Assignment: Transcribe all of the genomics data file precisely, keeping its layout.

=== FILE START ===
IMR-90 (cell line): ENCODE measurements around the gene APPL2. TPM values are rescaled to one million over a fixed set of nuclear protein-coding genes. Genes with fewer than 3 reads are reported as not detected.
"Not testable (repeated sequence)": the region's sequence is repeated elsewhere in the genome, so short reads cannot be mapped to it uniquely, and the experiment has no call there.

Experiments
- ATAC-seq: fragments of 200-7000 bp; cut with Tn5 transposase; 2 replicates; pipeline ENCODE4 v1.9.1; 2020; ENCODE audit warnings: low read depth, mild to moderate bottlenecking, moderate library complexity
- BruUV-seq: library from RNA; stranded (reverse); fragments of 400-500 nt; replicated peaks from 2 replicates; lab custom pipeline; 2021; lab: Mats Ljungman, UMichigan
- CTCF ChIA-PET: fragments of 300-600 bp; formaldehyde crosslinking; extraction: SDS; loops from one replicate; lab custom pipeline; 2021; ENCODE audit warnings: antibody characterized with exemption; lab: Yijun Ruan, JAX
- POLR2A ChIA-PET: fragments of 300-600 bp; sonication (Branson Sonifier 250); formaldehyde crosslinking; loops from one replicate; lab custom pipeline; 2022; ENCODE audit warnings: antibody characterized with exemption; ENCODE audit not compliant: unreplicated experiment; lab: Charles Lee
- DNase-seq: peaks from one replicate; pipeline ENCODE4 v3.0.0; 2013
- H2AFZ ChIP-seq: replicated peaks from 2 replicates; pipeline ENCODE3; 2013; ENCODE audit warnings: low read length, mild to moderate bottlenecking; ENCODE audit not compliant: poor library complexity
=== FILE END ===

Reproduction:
IMR-90 (cell line): ENCODE measurements around the gene APPL2. TPM values are rescaled to one million over a fixed set of nuclear protein-coding genes. Genes with fewer than 3 reads are reported as not detected.
"Not testable (repeated sequence)": the region's sequence is repeated elsewhere in the genome, so short reads cannot be mapped to it uniquely, and the experiment has no call there.

Experiments
- ATAC-seq: fragments of 200-7000 bp; cut with Tn5 transposase; 2 replicates; pipeline ENCODE4 v1.9.1; 2020; ENCODE audit warnings: low read depth, mild to moderate bottlenecking, moderate library complexity
- BruUV-seq: library from RNA; stranded (reverse); fragments of 400-500 nt; replicated peaks from 2 replicates; lab custom pipeline; 2021; lab: Mats Ljungman, UMichigan
- CTCF ChIA-PET: fragments of 300-600 bp; formaldehyde crosslinking; extraction: SDS; loops from one replicate; lab custom pipeline; 2021; ENCODE audit warnings: antibody characterized with exemption; lab: Yijun Ruan, JAX
- POLR2A ChIA-PET: fragments of 300-600 bp; sonication (Branson Sonifier 250); formaldehyde crosslinking; loops from one replicate; lab custom pipeline; 2022; ENCODE audit warnings: antibody characterized with exemption; ENCODE audit not compliant: unreplicated experiment; lab: Charles Lee
- DNase-seq: peaks from one replicate; pipeline ENCODE4 v3.0.0; 2013
- H2AFZ ChIP-seq: replicated peaks from 2 replicates; pipeline ENCODE3; 2013; ENCODE audit warnings: low read length, mild to moderate bottlenecking; ENCODE audit not compliant: poor library complexity